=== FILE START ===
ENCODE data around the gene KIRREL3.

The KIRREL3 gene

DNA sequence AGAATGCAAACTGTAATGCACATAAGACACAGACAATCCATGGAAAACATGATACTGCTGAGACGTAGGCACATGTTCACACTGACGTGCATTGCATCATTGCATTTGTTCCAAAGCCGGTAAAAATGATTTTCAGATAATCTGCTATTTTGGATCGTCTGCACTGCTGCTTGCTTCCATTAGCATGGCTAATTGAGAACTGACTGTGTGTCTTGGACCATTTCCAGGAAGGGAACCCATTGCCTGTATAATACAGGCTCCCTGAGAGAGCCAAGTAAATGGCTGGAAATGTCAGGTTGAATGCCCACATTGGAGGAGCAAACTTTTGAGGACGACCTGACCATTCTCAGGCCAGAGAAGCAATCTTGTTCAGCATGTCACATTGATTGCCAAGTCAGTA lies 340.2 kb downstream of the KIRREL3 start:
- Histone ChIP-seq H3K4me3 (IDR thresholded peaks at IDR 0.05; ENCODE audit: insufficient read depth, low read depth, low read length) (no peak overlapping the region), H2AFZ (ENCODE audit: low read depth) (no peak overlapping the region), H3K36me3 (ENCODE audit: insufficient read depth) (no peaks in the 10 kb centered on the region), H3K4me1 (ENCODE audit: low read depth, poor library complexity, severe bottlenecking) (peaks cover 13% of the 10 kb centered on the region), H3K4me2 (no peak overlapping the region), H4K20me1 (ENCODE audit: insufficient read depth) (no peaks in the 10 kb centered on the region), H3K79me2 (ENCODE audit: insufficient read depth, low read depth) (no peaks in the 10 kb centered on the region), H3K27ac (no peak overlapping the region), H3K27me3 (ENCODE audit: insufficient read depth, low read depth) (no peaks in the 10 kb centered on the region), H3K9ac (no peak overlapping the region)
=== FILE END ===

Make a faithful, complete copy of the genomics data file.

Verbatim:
ENCODE data around the gene KIRREL3.

The KIRREL3 gene

DNA sequence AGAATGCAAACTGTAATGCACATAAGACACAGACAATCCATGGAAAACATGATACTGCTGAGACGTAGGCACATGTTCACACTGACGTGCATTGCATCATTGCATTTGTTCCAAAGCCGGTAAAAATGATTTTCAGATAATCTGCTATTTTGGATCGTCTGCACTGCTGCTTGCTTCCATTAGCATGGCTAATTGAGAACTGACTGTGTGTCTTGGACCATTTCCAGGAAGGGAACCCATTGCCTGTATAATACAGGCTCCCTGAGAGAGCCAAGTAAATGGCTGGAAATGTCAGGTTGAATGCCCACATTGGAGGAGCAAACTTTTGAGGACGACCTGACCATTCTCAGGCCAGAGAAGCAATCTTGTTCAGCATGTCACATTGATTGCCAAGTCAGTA lies 340.2 kb downstream of the KIRREL3 start:
- Histone ChIP-seq H3K4me3 (IDR thresholded peaks at IDR 0.05; ENCODE audit: insufficient read depth, low read depth, low read length) (no peak overlapping the region), H2AFZ (ENCODE audit: low read depth) (no peak overlapping the region), H3K36me3 (ENCODE audit: insufficient read depth) (no peaks in the 10 kb centered on the region), H3K4me1 (ENCODE audit: low read depth, poor library complexity, severe bottlenecking) (peaks cover 13% of the 10 kb centered on the region), H3K4me2 (no peak overlapping the region), H4K20me1 (ENCODE audit: insufficient read depth) (no peaks in the 10 kb centered on the region), H3K79me2 (ENCODE audit: insufficient read depth, low read depth) (no peaks in the 10 kb centered on the region), H3K27ac (no peak overlapping the region), H3K27me3 (ENCODE audit: insufficient read depth, low read depth) (no peaks in the 10 kb centered on the region), H3K9ac (no peak overlapping the region)